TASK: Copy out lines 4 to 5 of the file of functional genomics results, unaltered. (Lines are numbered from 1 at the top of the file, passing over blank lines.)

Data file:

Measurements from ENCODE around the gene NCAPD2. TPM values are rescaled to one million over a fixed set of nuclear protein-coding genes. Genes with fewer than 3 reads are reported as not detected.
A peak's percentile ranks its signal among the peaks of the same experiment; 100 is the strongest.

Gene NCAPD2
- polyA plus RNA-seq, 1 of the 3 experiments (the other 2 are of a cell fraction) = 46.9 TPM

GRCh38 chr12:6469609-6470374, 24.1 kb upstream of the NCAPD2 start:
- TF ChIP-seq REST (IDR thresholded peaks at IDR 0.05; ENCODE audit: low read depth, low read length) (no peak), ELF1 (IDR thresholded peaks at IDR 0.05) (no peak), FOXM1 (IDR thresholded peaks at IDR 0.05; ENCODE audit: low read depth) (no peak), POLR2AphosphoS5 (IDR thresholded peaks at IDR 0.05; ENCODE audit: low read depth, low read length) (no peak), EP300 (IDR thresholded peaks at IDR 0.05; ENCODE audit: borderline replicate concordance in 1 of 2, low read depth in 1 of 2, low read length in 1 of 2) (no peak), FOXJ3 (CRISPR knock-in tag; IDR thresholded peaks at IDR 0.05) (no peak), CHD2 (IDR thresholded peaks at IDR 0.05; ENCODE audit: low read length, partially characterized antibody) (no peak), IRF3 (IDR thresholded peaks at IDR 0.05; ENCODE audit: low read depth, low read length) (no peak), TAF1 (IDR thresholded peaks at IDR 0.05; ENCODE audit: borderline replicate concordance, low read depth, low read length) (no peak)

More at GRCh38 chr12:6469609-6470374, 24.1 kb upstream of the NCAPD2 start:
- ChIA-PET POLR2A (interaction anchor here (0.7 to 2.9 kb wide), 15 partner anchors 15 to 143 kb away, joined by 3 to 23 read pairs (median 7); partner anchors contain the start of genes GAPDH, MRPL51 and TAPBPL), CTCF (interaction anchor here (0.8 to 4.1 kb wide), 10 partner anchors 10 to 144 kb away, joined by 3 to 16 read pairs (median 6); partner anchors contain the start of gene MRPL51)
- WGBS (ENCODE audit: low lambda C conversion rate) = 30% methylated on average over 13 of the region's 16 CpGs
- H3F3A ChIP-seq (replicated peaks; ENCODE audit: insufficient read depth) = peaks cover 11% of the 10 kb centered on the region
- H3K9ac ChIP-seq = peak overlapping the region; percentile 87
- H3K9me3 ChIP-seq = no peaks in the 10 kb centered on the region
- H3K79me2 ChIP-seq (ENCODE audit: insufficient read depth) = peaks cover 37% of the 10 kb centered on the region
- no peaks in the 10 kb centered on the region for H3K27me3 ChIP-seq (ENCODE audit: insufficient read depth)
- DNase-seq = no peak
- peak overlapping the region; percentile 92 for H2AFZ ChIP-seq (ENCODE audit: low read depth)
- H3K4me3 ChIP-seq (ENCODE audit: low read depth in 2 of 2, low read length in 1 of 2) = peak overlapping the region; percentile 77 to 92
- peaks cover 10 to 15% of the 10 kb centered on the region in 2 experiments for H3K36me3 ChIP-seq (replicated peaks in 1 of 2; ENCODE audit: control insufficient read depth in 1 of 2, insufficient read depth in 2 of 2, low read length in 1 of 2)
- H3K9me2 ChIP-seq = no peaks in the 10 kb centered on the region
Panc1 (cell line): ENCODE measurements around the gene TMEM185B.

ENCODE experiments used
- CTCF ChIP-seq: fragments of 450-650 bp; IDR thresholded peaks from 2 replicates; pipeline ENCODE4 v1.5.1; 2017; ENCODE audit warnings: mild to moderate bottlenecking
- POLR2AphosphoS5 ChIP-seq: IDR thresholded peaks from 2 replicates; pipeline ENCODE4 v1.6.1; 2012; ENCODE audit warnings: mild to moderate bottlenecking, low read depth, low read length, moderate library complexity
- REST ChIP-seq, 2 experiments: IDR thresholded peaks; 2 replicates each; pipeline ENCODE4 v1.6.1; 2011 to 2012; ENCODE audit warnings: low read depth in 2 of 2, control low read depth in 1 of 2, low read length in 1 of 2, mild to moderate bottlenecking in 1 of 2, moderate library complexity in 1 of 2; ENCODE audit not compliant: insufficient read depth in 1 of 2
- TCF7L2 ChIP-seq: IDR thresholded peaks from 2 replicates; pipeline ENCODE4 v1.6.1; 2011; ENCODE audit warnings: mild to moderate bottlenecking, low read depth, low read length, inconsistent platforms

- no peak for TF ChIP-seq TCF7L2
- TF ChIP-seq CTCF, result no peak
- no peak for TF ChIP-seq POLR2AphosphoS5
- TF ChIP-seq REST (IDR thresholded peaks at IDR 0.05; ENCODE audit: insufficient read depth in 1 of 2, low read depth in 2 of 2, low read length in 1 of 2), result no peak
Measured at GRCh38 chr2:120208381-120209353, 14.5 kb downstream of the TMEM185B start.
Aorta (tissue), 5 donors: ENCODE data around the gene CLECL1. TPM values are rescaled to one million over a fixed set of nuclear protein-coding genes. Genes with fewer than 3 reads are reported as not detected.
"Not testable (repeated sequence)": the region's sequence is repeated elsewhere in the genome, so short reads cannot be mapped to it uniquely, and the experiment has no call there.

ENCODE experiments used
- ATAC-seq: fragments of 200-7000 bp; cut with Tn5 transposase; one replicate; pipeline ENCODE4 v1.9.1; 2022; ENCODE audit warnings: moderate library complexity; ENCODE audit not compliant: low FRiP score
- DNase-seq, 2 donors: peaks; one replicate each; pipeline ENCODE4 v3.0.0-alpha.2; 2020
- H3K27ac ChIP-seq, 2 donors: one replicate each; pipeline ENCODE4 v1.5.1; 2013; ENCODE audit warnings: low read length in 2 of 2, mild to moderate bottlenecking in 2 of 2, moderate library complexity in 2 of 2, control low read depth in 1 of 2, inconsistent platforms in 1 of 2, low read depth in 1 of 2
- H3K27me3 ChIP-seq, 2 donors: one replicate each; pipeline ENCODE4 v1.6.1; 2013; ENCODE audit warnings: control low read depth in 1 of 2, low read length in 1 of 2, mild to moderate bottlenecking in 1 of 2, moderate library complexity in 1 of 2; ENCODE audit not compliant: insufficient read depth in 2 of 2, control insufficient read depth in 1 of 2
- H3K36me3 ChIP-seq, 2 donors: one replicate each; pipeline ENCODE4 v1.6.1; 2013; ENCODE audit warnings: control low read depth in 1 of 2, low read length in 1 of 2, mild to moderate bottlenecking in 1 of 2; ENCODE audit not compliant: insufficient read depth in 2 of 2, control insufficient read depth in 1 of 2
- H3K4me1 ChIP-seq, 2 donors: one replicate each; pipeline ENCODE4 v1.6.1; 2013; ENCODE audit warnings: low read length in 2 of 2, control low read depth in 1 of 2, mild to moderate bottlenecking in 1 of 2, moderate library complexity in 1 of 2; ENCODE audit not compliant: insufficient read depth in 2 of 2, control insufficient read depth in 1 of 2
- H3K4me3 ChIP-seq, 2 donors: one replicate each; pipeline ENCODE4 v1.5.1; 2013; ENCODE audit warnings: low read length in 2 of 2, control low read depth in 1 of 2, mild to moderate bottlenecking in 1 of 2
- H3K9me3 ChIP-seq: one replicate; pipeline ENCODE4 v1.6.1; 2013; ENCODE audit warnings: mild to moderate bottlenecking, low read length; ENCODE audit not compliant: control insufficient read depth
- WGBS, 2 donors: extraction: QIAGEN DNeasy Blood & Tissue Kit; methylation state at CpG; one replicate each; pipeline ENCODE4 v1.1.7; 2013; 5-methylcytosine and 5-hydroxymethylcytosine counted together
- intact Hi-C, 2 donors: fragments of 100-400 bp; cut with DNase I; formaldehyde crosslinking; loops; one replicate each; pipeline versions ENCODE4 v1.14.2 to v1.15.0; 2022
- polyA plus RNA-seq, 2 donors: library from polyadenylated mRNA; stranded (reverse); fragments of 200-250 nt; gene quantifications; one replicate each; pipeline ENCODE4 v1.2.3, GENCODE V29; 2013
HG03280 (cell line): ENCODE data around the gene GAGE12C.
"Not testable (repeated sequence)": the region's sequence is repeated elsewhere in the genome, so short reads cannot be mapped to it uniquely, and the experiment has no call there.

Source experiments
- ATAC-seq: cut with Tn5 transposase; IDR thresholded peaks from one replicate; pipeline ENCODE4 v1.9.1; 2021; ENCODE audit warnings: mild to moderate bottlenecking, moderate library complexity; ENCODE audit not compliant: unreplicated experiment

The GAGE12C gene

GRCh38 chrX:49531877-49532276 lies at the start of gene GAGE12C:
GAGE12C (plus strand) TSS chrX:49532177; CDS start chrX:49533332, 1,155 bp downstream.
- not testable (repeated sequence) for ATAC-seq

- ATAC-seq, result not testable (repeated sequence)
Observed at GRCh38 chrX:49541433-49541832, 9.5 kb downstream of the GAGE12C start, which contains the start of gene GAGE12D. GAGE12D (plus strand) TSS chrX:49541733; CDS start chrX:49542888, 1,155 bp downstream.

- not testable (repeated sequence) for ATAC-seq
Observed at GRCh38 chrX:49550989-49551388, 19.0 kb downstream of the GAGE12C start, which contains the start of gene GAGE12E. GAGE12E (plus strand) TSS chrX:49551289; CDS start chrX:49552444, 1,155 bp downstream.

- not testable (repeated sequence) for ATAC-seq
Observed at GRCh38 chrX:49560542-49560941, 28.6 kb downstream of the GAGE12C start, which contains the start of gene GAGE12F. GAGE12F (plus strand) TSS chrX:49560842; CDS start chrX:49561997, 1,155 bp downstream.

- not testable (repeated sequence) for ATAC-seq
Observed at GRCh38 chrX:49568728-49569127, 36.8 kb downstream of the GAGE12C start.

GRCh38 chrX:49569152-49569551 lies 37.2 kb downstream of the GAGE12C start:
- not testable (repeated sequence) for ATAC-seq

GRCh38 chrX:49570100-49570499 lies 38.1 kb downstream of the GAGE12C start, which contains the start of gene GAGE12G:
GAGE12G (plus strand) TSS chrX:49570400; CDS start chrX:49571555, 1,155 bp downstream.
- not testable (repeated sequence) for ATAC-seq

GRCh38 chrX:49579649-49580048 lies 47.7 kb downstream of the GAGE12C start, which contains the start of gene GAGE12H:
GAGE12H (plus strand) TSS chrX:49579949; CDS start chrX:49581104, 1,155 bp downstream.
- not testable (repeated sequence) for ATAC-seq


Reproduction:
- polyA plus RNA-seq, 1 of the 3 experiments (the other 2 are of a cell fraction) = 46.9 TPM

GRCh38 chr12:6469609-6470374, 24.1 kb upstream of the NCAPD2 start: